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Contributed by Bastien Loloum - NGO MARAPA

Presentation held on 18 October 2012 at the Brazilian Cultural Center in São Tomé,

under EIDL II. Operation Tunhã: a monitoring program Cetacea STP


MARAPA  is an NGO located in Sao Tome and Principe (STP), Brazil, whose vision is

creating sustainable and rational management of marine and coastal resources of the

archipelago, by supporting the artisanal fisheries sector and the preservation of

marine ecosystems. The NGO has been running a programme monitoring cetaceans in

partnernship with the Association for Marine Sciences (APCM) in Portugal since 2011.



Scientific research on cetaceans in STP began in 2002 with observations made by biologists Inês Carvalho and Cristina Brito and data collected mainly around the islet Rolas and from the capital coinciding with the migration of humpback whales (Megaptera novaeangliae) in the Gulf of Guinea. Several articles were published in journals on cetaceans observed during this period. In 2011, the NGO MARAPA and APCM - an association created by the same biologists and other experts - joined forces with the goal of pursuing the collection of data and working together for the conservation of these species.


In 2011, this partnership resulted in the launch of Operation Tunhã ("Dolphin" in the local dialect), funded by IUCN CARPE and run by MARAPA under the technical guidance of the APCM. It consists of a program of systematic monitoring of cetaceans with regular departures to sea and characterization of sightings of cetaceans, currently limited to the north and east, between the Blue Lagoon and the Santana islet. Through photo-identification, a database was compiled and updated. Data on Bottlenose dolphins (Tursiops truncatus) was used by a MSc Conservation Biology, Lisbon, student for his thesis on "Behavioural Ecology of Bottlenose dolphins of Sao Tome and Principe." A catalogue with about 150 individuals of this species has already been made with data collected between 2002 and 2012. The MARAPA is also capable of responding to cases of cetacean strandings on the beaches of the country, for sampling and identification. In parallel, the NGO also tested a program of observing cetaceans from land, with the support of Club Hotel Santana this year.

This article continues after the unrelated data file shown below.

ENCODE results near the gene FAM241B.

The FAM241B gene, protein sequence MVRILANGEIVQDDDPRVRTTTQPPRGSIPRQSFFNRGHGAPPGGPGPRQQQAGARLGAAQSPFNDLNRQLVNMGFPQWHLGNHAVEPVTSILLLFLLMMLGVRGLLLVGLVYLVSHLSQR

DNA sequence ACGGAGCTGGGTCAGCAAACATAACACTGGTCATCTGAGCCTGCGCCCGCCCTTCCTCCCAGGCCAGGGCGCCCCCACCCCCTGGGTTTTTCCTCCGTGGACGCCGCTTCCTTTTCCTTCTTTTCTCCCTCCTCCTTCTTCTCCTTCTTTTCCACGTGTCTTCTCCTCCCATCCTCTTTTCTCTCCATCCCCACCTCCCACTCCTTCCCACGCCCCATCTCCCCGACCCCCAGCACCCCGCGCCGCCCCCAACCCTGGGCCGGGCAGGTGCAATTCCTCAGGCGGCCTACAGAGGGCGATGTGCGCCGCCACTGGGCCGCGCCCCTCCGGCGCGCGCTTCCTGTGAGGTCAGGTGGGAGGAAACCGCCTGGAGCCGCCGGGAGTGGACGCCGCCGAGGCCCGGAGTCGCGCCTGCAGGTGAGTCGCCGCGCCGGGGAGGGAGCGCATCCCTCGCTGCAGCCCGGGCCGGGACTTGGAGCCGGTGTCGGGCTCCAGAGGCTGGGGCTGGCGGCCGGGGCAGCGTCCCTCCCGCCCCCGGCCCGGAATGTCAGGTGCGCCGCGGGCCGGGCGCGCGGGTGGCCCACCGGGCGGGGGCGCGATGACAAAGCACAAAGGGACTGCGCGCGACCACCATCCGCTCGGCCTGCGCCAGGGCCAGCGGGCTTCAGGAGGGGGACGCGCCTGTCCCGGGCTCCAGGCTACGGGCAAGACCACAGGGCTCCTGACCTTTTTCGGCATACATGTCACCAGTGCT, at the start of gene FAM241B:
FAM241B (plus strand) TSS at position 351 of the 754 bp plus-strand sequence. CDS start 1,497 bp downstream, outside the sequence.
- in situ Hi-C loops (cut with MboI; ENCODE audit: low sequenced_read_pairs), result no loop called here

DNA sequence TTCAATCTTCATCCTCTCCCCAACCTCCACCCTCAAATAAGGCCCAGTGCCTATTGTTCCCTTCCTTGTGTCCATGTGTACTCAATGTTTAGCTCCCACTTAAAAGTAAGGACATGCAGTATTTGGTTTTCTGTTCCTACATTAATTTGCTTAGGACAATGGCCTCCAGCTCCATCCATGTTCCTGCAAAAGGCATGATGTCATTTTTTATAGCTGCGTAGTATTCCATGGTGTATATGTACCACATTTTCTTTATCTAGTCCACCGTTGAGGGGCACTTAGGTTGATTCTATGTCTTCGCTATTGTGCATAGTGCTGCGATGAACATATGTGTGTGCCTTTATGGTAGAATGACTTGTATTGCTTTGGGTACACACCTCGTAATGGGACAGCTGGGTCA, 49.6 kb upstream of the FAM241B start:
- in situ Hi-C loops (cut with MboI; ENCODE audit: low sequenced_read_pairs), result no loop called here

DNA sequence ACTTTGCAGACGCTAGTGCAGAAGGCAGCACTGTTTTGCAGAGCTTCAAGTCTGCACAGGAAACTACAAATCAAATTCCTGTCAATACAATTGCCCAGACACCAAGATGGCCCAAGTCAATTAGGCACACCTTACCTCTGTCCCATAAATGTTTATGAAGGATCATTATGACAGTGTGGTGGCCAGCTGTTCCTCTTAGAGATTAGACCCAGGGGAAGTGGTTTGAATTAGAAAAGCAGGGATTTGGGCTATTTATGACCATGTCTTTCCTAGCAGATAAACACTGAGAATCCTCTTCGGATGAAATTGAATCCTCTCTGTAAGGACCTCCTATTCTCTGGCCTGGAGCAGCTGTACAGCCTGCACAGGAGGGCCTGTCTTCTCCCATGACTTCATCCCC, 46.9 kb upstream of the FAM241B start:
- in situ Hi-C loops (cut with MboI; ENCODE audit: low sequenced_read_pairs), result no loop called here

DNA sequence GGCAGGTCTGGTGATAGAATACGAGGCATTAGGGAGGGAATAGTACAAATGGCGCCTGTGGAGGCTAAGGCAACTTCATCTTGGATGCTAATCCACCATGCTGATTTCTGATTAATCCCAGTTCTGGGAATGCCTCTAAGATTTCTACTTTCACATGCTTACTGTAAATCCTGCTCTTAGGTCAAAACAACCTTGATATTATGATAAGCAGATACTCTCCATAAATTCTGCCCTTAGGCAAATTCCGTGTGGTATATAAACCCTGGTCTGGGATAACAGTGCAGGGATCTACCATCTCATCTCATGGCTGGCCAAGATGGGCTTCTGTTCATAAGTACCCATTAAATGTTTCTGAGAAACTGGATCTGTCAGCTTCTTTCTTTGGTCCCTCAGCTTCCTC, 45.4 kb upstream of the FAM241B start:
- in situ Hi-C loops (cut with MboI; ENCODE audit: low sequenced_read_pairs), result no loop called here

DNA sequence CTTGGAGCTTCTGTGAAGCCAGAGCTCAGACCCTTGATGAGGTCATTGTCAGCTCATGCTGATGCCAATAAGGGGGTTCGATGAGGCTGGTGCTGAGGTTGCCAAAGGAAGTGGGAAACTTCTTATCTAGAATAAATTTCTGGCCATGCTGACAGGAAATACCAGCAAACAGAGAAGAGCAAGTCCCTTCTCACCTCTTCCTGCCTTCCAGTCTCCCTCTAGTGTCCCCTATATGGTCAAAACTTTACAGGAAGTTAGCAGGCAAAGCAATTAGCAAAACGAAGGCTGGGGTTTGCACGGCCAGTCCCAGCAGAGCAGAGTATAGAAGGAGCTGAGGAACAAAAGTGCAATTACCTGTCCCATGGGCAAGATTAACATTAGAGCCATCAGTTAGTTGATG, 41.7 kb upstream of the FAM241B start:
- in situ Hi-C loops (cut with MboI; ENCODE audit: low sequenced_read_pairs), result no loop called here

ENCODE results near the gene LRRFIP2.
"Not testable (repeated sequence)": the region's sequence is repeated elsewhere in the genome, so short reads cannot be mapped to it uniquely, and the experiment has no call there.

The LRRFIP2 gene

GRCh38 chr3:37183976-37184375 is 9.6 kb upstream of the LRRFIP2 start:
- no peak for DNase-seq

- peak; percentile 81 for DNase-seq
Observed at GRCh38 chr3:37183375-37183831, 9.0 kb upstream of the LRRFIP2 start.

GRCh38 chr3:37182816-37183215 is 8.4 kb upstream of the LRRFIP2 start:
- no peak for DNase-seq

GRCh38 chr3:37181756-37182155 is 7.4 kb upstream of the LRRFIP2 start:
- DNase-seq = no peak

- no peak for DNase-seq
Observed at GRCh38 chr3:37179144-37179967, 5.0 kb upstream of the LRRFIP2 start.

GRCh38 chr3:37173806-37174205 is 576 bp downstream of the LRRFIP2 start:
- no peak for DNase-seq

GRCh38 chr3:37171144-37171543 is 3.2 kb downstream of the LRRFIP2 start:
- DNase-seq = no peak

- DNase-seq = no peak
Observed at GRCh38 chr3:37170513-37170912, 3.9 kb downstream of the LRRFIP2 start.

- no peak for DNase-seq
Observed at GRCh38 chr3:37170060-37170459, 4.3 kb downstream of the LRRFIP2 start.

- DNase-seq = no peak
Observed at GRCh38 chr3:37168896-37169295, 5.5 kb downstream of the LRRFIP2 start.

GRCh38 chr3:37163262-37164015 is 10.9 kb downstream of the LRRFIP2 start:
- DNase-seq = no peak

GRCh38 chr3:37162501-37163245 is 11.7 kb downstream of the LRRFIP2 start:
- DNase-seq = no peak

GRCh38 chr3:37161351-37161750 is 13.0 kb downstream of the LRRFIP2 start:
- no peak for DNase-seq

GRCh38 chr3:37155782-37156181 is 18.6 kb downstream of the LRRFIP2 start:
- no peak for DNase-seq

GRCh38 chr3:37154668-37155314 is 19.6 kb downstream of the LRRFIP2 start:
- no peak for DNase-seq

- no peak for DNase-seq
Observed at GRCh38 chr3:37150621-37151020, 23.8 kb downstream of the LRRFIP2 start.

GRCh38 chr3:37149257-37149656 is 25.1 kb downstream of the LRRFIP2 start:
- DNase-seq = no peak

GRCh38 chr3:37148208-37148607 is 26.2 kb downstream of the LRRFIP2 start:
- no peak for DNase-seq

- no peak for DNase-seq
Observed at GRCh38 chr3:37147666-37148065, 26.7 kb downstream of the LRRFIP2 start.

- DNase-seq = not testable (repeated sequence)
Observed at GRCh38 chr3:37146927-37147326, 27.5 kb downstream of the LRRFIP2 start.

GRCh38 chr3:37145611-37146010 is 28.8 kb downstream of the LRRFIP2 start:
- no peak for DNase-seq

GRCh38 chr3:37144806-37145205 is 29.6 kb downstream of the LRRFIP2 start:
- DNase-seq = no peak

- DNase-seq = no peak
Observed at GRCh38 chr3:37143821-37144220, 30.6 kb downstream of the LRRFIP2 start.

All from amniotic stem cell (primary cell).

Potential for Whale Watching


Today, they are about 10 known species of cetaceans in the archipelago, with 4 of them recently registered by Operation Tunhã. This number may increase in the future with continued efforts in monitoring the sea and enlarging the sphere of data collection.


Whale Watching can be defined as a "practical observation of cetaceans in their natural habitat." This definition can be applied to observation for scientific purposes and recreation, but for this presentation we will only consider the term in the sense of tourism. According to a study by IFAW (International Fund for Animal Welfare) published in 2009, Whale Watching generated a global revenues of 2.1 billion Euros in 2008, involving 13 million tourists and generating 13,000 jobs. In the Azores region of Portugal, known for Whale Watching, 40,000 tourists went whale watching spending €5.5million at 19 specialized operators. In Madeira, another island region of Portugal, 58,000 eco-tourists spent 5.3 million Euros using the 9 whale tour operators.


In São Tomé, the potential for this activity has been identified since 2004, using the studies of the above mentionned biologists. In 2007 and 2008, Japanese lobbyists approached the country's rulers to invite STP to join the IWC (International Whaling Commission) and position themselves next to Japan in favor of whaling in the oceans. The counter-lobbying by national and international NGOs such as Greenpeace and Global Ocean stopped this attempt, keeping STP off this platform, and launching the debate on the use of